Similarly, the party has yet to graduate fully from protest social movement to fully-fledged political party. Senator Brown is an astute politician, but the Greens still represent a halfway house between ideological idealism (to put it charitably) and the political mainstream. It is still, in many ways, a party of protest, whose appeal is unlikely to expand further without engagement with the political centre. It was always said of the Greens that they could afford to produce and espouse radical views because they were unlikely to accrue real power. The 2010 Federal election has shown this to be out-of-date (for now, at least). If the Australian Greens want to form government – a prospect that Bob Brown commends, but that I doubt – then they must be willing to abandon the absolutism of many of their policies and learn the art of compromise. Not just negotiation with other political figures, but authentic compromise with various sections of the Australian public. The other way lies political irrelevancy (which may yet be likely).

There have been a number of articles written about Senator Brown over the past few days: some balanced; some fawning; and some downright obsequious. One particular tribute, however, caught my eye. It was a piece that appeared in The Age, written by James Norman (“Bob Brown Hikes off into his Political Sunset,” April 15th, 2012). In this article, Senator Brown’s biographer suggested that his subject “threatens the big end of town because his politics are the politics of democratic revolution…” (italics mine).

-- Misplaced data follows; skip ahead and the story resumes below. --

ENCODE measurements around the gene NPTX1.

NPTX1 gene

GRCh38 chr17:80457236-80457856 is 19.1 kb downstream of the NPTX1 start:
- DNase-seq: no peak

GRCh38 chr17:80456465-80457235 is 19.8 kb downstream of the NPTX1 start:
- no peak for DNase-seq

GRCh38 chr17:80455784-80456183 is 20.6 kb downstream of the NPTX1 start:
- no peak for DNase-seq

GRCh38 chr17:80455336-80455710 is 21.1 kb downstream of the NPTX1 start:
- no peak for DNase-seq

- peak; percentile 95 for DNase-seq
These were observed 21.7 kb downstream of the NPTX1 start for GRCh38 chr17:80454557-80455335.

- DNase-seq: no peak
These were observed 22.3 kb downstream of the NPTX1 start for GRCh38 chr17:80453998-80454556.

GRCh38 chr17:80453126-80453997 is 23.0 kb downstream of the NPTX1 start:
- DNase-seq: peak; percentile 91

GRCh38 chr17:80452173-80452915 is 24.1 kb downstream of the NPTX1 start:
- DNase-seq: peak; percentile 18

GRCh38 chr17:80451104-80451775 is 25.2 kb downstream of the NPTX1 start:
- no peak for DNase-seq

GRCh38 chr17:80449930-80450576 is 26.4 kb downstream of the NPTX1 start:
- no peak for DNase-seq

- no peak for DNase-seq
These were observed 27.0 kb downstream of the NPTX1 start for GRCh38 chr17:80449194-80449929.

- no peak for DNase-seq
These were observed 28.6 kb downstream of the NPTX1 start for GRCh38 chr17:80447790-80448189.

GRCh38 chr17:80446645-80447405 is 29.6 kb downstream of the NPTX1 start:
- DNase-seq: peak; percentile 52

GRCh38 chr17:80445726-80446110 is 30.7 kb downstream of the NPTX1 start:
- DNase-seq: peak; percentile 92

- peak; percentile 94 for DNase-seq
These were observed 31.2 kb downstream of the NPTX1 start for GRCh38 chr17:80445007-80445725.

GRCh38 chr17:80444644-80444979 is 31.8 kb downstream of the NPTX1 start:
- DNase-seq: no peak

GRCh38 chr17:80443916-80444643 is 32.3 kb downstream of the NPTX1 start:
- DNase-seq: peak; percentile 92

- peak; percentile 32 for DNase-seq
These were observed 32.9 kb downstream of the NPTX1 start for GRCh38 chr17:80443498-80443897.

It’s lovely rhetoric in a glowing tribute. But how accurate is it? How glittering are Bob Brown’s democratic credentials? I can think of two instances that bring Mr. Norman’s assessment into question. The first instance was Senator Brown’s vocal support for the much ballyhooed media enquiry. He was – and is – a true advocate, calling for the media’s regulation. The second instance occurred recently, where Brown called for a global democracy whilst giving a speech in Hobart. Both examples give the lie to suggestions that the good Senator is a pure advocate for democratic politics. Suggesting that the media needs regulation represents an intolerable intrusion into a long-standing guarantor of freedom of speech. Supporting global democracy means calling for a system of government that cannot possibly respect individual autonomy or liberty. It is rule by the mob writ large, a tyranny of the majority on a global scale. That is not democracy – at least, not as we understand it. In any case, these examples cast doubt on Norman’s view that Bob Brown is a paragon of democratic virtue.

* * *

Bob Brown is certainly a phenomenon in Australian politics, having bridged the gap from social and environmental protestor to hardheaded political negotiator. Whether the party he helped found can do the same is another matter entirely. As I said, I doubt the Christine Milne and others have the magnetism or iconic image, both of which Bob Brown possesses, to propel the Greens towards further electoral success. Political marginalisation may be beckoning, though it may occur at glacial speed.